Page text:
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Digital Logic Design Principles

Digital Logic Design Principles

Norman Balabanian, Bradley Carlson

ISBN: 978-0-471-29351-4

Nov 2000

400 pages

Select type: Hardcover

In Stock



This is an introductory-level book on the principles of digital logic design. Many topics are introduced in an exploratory spirit so students understand the purpose and motivation for their presentation. Modern design methods are introduced including the behavioral specification of systems using a hardware description language (HDL); ABEL is the chosen HDL for this text. The choice of ABEL to facilitate the introduction of the hardware description language as a tool for design minimizes the effort of students to learn the language, thus enabling them to concentrate on the concepts behind designing with an HDL. A chapter on the use of ABEL in the design of circuits using PLDs is also included.

Additional topics covered in the text are combinational and sequential circuit principles and computer organization. The final chapter on computer architecture is a bridge between the traditional subjects covered in the first eight chapters and the contemporary world of ubiquitous computing.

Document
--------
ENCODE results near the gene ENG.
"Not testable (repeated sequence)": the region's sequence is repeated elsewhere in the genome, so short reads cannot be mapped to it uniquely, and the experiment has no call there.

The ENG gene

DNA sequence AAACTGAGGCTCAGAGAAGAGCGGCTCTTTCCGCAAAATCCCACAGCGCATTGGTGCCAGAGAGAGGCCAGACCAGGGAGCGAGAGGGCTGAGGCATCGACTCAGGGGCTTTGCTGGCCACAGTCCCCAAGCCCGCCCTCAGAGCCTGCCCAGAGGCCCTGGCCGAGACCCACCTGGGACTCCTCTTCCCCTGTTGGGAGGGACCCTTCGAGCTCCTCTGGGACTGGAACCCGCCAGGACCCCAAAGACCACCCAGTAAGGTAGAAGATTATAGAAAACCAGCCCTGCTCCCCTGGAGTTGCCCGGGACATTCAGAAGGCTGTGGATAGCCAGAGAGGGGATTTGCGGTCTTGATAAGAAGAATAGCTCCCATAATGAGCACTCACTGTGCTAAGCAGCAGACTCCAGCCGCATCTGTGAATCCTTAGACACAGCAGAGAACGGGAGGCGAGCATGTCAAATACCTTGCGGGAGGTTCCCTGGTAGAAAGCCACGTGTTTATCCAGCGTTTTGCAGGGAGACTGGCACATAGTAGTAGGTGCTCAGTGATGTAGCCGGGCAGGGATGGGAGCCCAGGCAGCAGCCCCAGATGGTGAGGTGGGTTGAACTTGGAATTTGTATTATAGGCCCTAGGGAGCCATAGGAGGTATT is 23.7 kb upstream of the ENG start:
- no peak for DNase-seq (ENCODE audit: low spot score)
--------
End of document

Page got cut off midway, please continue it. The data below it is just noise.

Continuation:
This text is intended for use by first or second-year students of electrical engineering, computer engineering, or computer science. No previous knowledge of electric circuits or of electronics is assumed.

Related Resources

Number Representation, Codes, and Code Conversion.

Switching Algebra and Logic Gates.

Representation and Implementation of Logic Functions.

Combinational Logic Design.

Sequential Circuit Components.

Synchronous Sequential Machines.

Asynchronous Sequential Machines.

Design Using Hardware Description Languages.

Computer Organization.

Appendix: MOSFETS and Bipolar Junction Transistors.


  • Hands on exercises throughout the text.Provides reinforcement for the concepts under study by having students carry out some simple calculations and apply results then under discussion. Solutions are provided in footnotes for independent solving of problems and immediate confirmation of their work.
  • New topics introduced in an exploratory spirit. Students develop an understanding of how and why certain methods were invented, and the motivation for doing things. This should be helpful for future tasks they will confront, and keep interest at a high level due to their involvement.
  • Later chapters present up-to-date approaches in logic design. Design with hardware description languages is presented. ABEL is used to minimize the burden of complex semantics that other, more powerful languages would require, thus, exposing students to modern design methods with a minimum learning curve.
  • Relationship between digital system design and computer architecture is taught. Simple computer architectures are introduced to bridge the gap between logic design and computer design. This allows the student to understand how the concepts in digital design in earlier chapters relate to modern computer systems.